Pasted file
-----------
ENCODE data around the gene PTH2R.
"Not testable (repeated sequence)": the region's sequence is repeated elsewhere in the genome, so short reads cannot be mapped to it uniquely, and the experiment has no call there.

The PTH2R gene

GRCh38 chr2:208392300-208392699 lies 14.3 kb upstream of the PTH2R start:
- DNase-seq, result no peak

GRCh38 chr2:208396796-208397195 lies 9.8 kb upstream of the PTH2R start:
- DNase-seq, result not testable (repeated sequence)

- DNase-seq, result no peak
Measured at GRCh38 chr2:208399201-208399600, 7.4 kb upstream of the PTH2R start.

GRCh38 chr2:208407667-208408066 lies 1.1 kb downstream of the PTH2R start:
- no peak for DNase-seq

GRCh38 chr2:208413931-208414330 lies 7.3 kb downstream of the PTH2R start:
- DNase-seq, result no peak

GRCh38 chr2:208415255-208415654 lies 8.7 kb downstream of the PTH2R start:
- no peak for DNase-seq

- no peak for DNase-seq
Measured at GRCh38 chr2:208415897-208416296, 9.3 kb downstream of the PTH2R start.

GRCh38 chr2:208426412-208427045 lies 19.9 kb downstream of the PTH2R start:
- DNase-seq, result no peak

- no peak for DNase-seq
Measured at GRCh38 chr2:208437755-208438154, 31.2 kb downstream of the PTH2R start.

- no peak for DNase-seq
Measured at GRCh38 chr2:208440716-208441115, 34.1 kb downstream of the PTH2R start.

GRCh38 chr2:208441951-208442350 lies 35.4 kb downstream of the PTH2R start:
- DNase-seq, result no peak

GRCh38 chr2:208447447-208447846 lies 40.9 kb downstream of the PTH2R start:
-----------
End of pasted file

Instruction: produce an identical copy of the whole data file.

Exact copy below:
ENCODE data around the gene PTH2R.
"Not testable (repeated sequence)": the region's sequence is repeated elsewhere in the genome, so short reads cannot be mapped to it uniquely, and the experiment has no call there.

The PTH2R gene

GRCh38 chr2:208392300-208392699 lies 14.3 kb upstream of the PTH2R start:
- DNase-seq, result no peak

GRCh38 chr2:208396796-208397195 lies 9.8 kb upstream of the PTH2R start:
- DNase-seq, result not testable (repeated sequence)

- DNase-seq, result no peak
Measured at GRCh38 chr2:208399201-208399600, 7.4 kb upstream of the PTH2R start.

GRCh38 chr2:208407667-208408066 lies 1.1 kb downstream of the PTH2R start:
- no peak for DNase-seq

GRCh38 chr2:208413931-208414330 lies 7.3 kb downstream of the PTH2R start:
- DNase-seq, result no peak

GRCh38 chr2:208415255-208415654 lies 8.7 kb downstream of the PTH2R start:
- no peak for DNase-seq

- no peak for DNase-seq
Measured at GRCh38 chr2:208415897-208416296, 9.3 kb downstream of the PTH2R start.

GRCh38 chr2:208426412-208427045 lies 19.9 kb downstream of the PTH2R start:
- DNase-seq, result no peak

- no peak for DNase-seq
Measured at GRCh38 chr2:208437755-208438154, 31.2 kb downstream of the PTH2R start.

- no peak for DNase-seq
Measured at GRCh38 chr2:208440716-208441115, 34.1 kb downstream of the PTH2R start.

GRCh38 chr2:208441951-208442350 lies 35.4 kb downstream of the PTH2R start:
- DNase-seq, result no peak

GRCh38 chr2:208447447-208447846 lies 40.9 kb downstream of the PTH2R start: